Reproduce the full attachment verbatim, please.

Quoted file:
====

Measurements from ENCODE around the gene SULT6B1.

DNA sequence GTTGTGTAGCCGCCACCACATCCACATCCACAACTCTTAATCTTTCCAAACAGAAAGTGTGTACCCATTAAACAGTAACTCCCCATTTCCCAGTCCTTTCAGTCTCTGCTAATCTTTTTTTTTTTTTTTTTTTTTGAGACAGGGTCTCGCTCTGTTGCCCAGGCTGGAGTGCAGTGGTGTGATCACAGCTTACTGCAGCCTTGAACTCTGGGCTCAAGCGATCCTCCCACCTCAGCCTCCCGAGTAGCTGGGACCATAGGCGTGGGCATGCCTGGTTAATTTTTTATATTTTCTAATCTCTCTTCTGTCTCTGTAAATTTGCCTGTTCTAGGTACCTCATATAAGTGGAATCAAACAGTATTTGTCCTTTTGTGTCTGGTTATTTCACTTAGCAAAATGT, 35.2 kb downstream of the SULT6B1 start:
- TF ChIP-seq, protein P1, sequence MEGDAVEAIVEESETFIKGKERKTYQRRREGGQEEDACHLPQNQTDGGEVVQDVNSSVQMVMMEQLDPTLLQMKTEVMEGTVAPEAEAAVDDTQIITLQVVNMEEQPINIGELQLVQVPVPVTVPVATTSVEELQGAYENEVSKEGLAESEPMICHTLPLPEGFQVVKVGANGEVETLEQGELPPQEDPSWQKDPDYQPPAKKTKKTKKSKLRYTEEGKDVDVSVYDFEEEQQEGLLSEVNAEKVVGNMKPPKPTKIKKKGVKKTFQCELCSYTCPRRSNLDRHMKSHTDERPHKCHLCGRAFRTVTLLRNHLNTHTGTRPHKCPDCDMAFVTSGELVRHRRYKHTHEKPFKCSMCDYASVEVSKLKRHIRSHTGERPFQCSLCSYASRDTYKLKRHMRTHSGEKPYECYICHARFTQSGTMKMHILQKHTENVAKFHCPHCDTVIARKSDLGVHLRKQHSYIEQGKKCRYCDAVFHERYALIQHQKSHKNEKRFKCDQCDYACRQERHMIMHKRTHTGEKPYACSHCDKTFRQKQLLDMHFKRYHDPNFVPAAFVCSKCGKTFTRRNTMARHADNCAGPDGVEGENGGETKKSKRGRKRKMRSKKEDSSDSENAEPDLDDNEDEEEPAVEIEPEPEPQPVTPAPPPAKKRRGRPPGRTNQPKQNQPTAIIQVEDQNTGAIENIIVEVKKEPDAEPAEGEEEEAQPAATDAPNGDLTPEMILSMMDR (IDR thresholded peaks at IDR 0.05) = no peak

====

Measurements from ENCODE around the gene SULT6B1.

DNA sequence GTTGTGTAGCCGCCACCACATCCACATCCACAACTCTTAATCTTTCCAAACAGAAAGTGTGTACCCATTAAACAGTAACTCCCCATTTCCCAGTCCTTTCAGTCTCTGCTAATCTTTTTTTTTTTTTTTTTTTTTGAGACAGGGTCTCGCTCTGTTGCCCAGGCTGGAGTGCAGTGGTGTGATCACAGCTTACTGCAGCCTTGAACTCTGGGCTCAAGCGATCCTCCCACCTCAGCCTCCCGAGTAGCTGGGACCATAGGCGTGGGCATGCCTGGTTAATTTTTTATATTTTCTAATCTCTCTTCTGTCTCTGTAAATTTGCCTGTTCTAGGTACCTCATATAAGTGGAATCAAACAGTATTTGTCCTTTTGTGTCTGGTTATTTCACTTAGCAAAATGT, 35.2 kb downstream of the SULT6B1 start:
- TF ChIP-seq, protein P1, sequence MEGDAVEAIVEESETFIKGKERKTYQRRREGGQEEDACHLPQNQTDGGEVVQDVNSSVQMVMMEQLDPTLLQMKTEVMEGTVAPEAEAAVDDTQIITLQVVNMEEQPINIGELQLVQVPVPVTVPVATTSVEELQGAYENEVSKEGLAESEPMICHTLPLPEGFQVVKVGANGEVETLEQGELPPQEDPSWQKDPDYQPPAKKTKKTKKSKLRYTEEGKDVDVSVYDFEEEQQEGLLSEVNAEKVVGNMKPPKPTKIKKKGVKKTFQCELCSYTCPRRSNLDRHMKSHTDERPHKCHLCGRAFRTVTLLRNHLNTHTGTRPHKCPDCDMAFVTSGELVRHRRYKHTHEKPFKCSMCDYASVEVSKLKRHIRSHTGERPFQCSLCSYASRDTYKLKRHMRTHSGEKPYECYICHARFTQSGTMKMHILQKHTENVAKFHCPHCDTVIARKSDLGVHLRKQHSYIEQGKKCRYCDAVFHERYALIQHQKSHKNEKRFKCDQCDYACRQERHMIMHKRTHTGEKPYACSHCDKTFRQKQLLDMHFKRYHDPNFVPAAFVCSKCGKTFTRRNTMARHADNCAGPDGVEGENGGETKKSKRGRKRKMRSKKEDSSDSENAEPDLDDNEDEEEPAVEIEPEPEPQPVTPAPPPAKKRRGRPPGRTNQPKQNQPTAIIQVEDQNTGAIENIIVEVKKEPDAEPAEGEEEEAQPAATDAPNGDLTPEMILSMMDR (IDR thresholded peaks at IDR 0.05) = no peak